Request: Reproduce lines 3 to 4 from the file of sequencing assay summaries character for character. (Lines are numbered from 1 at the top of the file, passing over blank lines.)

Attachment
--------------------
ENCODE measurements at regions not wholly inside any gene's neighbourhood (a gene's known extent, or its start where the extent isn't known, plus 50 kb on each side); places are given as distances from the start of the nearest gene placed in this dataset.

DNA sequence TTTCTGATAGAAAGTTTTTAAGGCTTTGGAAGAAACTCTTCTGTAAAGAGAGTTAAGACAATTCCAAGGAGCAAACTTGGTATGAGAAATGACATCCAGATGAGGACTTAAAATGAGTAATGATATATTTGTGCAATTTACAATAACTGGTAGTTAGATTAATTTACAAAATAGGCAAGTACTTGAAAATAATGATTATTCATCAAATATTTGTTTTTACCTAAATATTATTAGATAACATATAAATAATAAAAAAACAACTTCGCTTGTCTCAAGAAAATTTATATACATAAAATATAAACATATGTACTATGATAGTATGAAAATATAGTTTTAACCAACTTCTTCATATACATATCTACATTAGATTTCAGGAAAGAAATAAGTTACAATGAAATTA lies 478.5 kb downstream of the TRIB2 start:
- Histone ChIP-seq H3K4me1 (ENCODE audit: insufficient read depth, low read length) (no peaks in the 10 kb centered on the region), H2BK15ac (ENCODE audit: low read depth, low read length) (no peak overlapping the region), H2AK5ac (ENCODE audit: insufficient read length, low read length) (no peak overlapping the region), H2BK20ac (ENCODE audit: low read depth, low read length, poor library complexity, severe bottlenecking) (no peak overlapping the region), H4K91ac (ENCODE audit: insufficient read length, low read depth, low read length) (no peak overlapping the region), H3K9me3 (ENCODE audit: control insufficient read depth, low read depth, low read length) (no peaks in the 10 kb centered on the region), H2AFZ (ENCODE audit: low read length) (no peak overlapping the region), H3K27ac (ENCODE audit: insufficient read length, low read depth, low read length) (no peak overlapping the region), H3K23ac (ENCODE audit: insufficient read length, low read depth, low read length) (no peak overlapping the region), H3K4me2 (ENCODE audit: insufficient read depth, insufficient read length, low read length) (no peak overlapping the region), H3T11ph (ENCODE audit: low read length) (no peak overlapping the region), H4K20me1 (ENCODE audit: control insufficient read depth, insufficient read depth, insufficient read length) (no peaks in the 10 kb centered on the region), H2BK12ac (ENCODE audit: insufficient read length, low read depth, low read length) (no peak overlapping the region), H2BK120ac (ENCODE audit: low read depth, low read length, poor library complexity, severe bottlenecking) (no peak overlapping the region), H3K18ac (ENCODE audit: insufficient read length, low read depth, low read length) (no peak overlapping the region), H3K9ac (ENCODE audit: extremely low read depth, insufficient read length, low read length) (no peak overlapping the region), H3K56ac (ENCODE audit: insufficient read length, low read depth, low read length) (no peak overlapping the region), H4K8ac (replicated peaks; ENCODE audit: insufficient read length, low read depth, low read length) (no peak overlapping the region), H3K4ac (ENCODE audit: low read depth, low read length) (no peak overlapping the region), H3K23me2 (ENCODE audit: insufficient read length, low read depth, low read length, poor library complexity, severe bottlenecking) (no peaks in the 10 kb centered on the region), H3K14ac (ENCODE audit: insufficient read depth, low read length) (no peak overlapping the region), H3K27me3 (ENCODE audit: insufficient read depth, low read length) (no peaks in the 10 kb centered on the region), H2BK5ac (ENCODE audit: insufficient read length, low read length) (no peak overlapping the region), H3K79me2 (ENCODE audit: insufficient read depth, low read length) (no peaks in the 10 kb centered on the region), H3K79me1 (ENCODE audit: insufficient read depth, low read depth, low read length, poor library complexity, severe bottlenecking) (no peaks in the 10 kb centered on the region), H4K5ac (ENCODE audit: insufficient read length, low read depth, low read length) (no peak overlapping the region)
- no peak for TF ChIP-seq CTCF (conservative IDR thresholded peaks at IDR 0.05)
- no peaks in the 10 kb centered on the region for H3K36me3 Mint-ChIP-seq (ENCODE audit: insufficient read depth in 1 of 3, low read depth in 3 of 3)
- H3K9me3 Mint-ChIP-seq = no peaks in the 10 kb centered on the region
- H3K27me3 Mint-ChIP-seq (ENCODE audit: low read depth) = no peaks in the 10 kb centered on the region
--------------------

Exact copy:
- Histone ChIP-seq H3K4me1 (ENCODE audit: insufficient read depth, low read length) (no peaks in the 10 kb centered on the region), H2BK15ac (ENCODE audit: low read depth, low read length) (no peak overlapping the region), H2AK5ac (ENCODE audit: insufficient read length, low read length) (no peak overlapping the region), H2BK20ac (ENCODE audit: low read depth, low read length, poor library complexity, severe bottlenecking) (no peak overlapping the region), H4K91ac (ENCODE audit: insufficient read length, low read depth, low read length) (no peak overlapping the region), H3K9me3 (ENCODE audit: control insufficient read depth, low read depth, low read length) (no peaks in the 10 kb centered on the region), H2AFZ (ENCODE audit: low read length) (no peak overlapping the region), H3K27ac (ENCODE audit: insufficient read length, low read depth, low read length) (no peak overlapping the region), H3K23ac (ENCODE audit: insufficient read length, low read depth, low read length) (no peak overlapping the region), H3K4me2 (ENCODE audit: insufficient read depth, insufficient read length, low read length) (no peak overlapping the region), H3T11ph (ENCODE audit: low read length) (no peak overlapping the region), H4K20me1 (ENCODE audit: control insufficient read depth, insufficient read depth, insufficient read length) (no peaks in the 10 kb centered on the region), H2BK12ac (ENCODE audit: insufficient read length, low read depth, low read length) (no peak overlapping the region), H2BK120ac (ENCODE audit: low read depth, low read length, poor library complexity, severe bottlenecking) (no peak overlapping the region), H3K18ac (ENCODE audit: insufficient read length, low read depth, low read length) (no peak overlapping the region), H3K9ac (ENCODE audit: extremely low read depth, insufficient read length, low read length) (no peak overlapping the region), H3K56ac (ENCODE audit: insufficient read length, low read depth, low read length) (no peak overlapping the region), H4K8ac (replicated peaks; ENCODE audit: insufficient read length, low read depth, low read length) (no peak overlapping the region), H3K4ac (ENCODE audit: low read depth, low read length) (no peak overlapping the region), H3K23me2 (ENCODE audit: insufficient read length, low read depth, low read length, poor library complexity, severe bottlenecking) (no peaks in the 10 kb centered on the region), H3K14ac (ENCODE audit: insufficient read depth, low read length) (no peak overlapping the region), H3K27me3 (ENCODE audit: insufficient read depth, low read length) (no peaks in the 10 kb centered on the region), H2BK5ac (ENCODE audit: insufficient read length, low read length) (no peak overlapping the region), H3K79me2 (ENCODE audit: insufficient read depth, low read length) (no peaks in the 10 kb centered on the region), H3K79me1 (ENCODE audit: insufficient read depth, low read depth, low read length, poor library complexity, severe bottlenecking) (no peaks in the 10 kb centered on the region), H4K5ac (ENCODE audit: insufficient read length, low read depth, low read length) (no peak overlapping the region)
- no peak for TF ChIP-seq CTCF (conservative IDR thresholded peaks at IDR 0.05)